In the first of two films Astaire and Crosby did together the characters are remarkably the same. Astaire is the elegant and charming show business professional who's ambitious for success. Crosby is the talented, but lazy partner who just wants a life of ease and comfort and not to work more than he has to. Small wonder that their double act broke up. But now enter a complication. They both get interested in the same girl who in this film is Marjorie Reynolds.

Crosby dreams up the idea of a nightclub/hotel called Holiday Inn where they only work on holidays. He wants Reynolds to help with the shows there. Astaire wants her for his act after his other girl partner Virginia Dale runs off with a millionaire. And the fun starts. Now since this was Crosby's home studio and he's first billed, just who do you think gets Reynolds in the end? As maid Louise Beavers put it, don't sit and mope because some slicker stole your gal.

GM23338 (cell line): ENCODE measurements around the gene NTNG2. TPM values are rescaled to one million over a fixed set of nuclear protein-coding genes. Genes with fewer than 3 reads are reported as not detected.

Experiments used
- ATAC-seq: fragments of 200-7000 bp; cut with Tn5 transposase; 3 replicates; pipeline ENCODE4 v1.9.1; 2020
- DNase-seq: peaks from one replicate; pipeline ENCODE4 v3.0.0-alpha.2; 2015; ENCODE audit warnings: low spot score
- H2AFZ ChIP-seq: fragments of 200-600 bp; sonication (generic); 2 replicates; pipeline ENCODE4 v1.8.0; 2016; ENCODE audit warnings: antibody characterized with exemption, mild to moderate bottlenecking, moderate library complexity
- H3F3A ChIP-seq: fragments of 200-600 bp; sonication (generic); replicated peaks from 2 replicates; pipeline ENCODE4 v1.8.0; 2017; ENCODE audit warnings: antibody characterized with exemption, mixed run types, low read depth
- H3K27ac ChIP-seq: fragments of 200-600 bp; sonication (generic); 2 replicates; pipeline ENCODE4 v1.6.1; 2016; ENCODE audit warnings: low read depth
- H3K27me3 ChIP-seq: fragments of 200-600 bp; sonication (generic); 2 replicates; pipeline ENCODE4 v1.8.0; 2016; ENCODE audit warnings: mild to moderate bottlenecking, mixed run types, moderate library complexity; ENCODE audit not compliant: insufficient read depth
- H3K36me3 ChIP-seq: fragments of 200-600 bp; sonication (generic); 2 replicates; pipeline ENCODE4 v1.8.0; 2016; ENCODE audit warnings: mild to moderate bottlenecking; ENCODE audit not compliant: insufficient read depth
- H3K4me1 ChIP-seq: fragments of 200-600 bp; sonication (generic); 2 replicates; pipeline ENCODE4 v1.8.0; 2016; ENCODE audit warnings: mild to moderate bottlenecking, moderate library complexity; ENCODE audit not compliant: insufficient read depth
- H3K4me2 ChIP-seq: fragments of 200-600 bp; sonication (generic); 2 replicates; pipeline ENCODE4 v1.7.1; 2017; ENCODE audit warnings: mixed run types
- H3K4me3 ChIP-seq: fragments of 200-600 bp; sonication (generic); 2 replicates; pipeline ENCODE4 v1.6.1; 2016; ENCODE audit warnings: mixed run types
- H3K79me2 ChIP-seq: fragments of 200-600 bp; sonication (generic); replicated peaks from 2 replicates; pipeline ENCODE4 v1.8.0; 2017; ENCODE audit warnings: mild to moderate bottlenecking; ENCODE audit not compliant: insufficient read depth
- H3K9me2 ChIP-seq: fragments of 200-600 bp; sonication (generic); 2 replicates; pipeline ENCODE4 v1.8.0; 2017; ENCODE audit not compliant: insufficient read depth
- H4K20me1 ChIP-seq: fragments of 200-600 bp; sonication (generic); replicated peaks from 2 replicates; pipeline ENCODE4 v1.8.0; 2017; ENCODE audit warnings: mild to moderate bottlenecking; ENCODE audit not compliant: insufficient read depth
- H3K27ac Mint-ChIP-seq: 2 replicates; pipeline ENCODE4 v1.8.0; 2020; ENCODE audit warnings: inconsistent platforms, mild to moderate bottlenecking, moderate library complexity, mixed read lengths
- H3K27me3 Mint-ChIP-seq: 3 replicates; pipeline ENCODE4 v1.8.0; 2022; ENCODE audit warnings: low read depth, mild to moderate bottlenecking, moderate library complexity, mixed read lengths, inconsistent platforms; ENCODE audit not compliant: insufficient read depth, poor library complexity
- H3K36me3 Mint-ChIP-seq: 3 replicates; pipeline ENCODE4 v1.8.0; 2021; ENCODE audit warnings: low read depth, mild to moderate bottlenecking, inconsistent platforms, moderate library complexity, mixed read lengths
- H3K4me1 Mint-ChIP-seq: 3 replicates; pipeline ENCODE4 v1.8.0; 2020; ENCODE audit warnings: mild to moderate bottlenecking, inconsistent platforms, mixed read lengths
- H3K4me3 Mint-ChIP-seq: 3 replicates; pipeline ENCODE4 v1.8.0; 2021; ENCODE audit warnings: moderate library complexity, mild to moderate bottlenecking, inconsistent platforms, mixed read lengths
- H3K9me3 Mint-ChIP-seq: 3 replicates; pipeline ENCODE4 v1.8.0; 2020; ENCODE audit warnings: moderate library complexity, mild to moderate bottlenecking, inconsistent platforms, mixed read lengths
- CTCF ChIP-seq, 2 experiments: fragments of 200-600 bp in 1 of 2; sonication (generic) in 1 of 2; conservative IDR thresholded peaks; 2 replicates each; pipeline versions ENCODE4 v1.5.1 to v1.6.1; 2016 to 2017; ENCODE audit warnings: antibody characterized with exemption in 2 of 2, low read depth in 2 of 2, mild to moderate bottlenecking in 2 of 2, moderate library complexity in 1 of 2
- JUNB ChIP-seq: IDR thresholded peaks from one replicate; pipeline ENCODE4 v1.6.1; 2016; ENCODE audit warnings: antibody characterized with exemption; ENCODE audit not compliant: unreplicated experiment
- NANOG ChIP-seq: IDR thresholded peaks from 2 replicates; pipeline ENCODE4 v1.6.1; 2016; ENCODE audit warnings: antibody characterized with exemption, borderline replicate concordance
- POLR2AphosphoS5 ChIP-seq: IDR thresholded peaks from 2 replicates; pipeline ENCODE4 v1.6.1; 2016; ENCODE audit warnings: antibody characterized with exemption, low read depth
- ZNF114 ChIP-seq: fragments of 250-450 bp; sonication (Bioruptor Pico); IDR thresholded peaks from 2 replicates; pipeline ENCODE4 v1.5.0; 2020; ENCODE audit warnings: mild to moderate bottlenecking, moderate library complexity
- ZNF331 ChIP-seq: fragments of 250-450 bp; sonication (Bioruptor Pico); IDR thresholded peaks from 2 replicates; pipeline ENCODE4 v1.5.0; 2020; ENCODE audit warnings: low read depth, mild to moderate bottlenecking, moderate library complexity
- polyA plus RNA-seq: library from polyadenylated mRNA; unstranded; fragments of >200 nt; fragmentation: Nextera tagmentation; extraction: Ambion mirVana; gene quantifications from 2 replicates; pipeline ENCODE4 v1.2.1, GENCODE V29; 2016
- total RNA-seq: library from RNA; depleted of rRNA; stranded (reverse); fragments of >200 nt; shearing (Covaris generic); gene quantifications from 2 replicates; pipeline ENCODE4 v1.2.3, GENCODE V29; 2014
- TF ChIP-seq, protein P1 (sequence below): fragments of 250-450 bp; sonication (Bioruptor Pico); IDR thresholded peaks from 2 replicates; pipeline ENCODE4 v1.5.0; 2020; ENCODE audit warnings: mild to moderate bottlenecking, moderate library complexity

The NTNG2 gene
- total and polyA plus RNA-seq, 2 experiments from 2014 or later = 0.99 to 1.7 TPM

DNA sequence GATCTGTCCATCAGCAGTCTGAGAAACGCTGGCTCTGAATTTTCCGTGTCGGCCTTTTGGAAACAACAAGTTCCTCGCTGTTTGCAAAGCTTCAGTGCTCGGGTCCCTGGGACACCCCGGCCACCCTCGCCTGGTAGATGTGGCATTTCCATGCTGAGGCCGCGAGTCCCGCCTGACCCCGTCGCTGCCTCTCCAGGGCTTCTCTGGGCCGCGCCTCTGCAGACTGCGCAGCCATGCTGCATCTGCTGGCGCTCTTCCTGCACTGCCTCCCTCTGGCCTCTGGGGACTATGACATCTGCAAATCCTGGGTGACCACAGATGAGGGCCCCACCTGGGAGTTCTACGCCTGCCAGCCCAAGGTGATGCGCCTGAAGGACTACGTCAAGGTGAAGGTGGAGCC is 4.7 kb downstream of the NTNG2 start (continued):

Irving Berlin writes a majority of new songs to supplement a couple from his vast trunk of songs mostly about our holidays. By that time Berlin had extracted an agreement which became standard for all the films he wrote for. Not one note of non-Berlin music is ever heard in a score he writes. Just listen to this and just about any other film Berlin is associated with. Even music in the background is his.

The hit song in this was supposed to be Be Careful It's My Heart, the Valentine's Day song, sung by Crosby and danced to by Astaire and Reynolds. It did have a good deal of success. But the success of White Christmas was exponentially phenomenal. It netted Irving Berlin his one and only Academy Award and for Bing Crosby his number one item on vinyl. In fact everyone's number one item on vinyl.